Being Dad part 2

Posted: 24/08/2011 in baby preparations, being dad

In this installment I plan to write about the actual process of having a baby from a dad’s perspective.

I’ll open with a disclaimer “Ladies and Mrs Bunny Chow you may read on under the understanding that I wholeheartedly agree that you got the worst part of this deal and have it a lot tougher than us, we are soft and simple creatures and just wanted to put my perspective out there as I saw it through my eyes.”

Disclaimer two. “Do not read on if you are squeamish”

Phew with that out of the way, I mentioned in my earlier essay that as a simple and caring creature, I tend to panic and worry about the well being of Mrs Bunny Chow, this I freely admit did cause some tension whilst waiting for the arrival of Monkey Boy. The amount of snow and the fact that our chosen hospital was on the other side of London didn’t help, but looking back I should have trusted Mrs Bunny Chow’s intuition and not insisted that we visit the hospital every time she started having contractions.

Speaking of contractions nobody warns you that they can come and go for weeks in advance of the main event, years of badly made television and films have been based around the premise of, Oh dear she’s having a baby it’s now time for the big race to get her to a doctor in time. Antenatal lessons and some of your reading materials will point out that in most cases and certainly ours there is plenty of time between the start of the process and the wailing little bundle of joy at the end of the process.

It’s hard to brake those preconceptions that the media has foisted on us though so I urge you not to be like I was and panic at every twinge, trust your beloveds intuition and if necessary remove yourself, play with your PlayStation, go to church, go shopping, actually don’t go shopping, you will be emotional and come home with cuddly toys that you don’t need, I did. Just get yourself somewhere where you can calm down and even if it doesn’t calm your anxiety at least you won’t be increasing hers.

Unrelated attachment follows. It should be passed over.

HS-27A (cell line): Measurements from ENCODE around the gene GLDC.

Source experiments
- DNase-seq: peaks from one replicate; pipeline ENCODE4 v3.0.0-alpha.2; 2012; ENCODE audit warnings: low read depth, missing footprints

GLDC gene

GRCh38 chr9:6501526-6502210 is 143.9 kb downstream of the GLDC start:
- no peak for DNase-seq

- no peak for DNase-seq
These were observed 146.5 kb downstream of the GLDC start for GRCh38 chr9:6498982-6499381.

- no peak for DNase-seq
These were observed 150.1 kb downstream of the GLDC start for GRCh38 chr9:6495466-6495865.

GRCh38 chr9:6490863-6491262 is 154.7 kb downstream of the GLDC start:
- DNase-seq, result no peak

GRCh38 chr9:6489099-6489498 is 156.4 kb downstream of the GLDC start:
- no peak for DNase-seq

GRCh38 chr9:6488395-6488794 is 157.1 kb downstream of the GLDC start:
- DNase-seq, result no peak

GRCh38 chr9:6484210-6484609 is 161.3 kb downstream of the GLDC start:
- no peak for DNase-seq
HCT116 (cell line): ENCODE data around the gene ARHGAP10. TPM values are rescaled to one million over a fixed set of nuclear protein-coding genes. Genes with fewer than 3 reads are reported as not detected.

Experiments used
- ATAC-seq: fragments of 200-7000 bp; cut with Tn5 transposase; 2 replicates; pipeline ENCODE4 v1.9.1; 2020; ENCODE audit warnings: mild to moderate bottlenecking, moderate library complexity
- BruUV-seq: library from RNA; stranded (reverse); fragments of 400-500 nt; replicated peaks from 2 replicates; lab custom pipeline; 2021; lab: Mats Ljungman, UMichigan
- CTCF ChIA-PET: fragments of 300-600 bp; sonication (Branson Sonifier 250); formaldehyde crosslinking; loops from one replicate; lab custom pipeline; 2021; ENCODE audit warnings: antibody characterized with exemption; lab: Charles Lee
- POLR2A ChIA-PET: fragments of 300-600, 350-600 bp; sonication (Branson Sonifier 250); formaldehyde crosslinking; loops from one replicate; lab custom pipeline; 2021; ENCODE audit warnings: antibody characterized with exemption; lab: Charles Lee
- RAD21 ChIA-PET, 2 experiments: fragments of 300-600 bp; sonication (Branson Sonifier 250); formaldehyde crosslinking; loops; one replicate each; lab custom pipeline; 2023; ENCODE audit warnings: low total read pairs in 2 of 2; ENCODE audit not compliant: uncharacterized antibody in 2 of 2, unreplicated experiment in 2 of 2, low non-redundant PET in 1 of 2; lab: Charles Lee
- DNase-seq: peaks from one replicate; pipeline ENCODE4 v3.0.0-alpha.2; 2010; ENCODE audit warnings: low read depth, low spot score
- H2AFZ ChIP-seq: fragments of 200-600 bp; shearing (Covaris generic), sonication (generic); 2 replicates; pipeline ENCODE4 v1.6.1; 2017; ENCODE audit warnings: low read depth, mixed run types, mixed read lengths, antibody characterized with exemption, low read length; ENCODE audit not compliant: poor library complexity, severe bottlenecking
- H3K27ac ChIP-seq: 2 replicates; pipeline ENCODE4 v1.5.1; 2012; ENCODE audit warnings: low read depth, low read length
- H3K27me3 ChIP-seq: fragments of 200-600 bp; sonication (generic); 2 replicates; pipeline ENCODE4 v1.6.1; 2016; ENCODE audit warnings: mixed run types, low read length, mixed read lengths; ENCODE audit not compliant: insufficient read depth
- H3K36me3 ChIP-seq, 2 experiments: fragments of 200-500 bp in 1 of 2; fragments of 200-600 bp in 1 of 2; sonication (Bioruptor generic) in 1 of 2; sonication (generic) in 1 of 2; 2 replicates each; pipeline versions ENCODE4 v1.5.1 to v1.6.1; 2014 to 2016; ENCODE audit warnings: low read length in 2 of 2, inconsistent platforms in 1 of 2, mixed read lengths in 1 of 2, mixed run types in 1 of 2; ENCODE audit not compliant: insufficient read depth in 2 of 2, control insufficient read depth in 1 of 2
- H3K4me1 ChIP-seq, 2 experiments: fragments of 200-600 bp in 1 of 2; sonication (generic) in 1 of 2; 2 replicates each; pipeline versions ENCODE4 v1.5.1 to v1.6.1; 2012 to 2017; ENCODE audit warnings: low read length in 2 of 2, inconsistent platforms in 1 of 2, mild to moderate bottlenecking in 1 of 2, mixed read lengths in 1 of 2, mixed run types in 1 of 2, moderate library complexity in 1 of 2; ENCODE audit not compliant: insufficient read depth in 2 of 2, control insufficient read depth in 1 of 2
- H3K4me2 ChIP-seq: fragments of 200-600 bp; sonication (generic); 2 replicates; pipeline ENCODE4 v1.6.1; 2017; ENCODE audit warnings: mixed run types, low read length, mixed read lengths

When the time came for us to eventually go to the hospital, Mrs Bunny Chow had already been having strong contractions for nearly twenty hours, she was using a TENS machine which I’d heartily recommend, but our initial plan had been for us to try a water birth and if possible avoid drugs even though we were open to them if needed so we presented ourselves to the birthing unit of St Georges Hospital in the middle of the night for them to submit Mrs Bunny Chow to many indignities. These included examinations to check dilation as well as lots of the usual hospital type test, blood pressure etc. etc., and strapping her into a machine to measure her contractions.

Convinced that nothing much was happening they persuaded Mrs Bunny Chow that some sleep would do her the world of good and administered a shot of Pethidine which had the desired effect of allowing her some rest and me to bed down on a mattress on the floor for a few hours of much needed rest. I’m not sure how long she got but I managed a couple of hours interspersed with mutterings of my lack of consideration and exclamations of you got me into this state you can stay awake with me. For the most part though she was pretty considerate given the circumstances.

Come the morning and another round of examinations we had the aforementioned suggestion that we go home and I had my moment of madness where I explained how that was not going to happen. They did capitulate though and instead moved us to the general labour ward where it was decided that they would get things progressing artificially. They did this by using what I can best describe as a plastic crochet hook to reach into Mrs Bunny Chow’s womb and break the waters. This was obviously excruciatingly painful for Mrs Bunny Chow so they gave her gas and air otherwise known as Entonox or laughing gas to help ease things. This didn’t have the desired effect though and caused her to begin vomiting.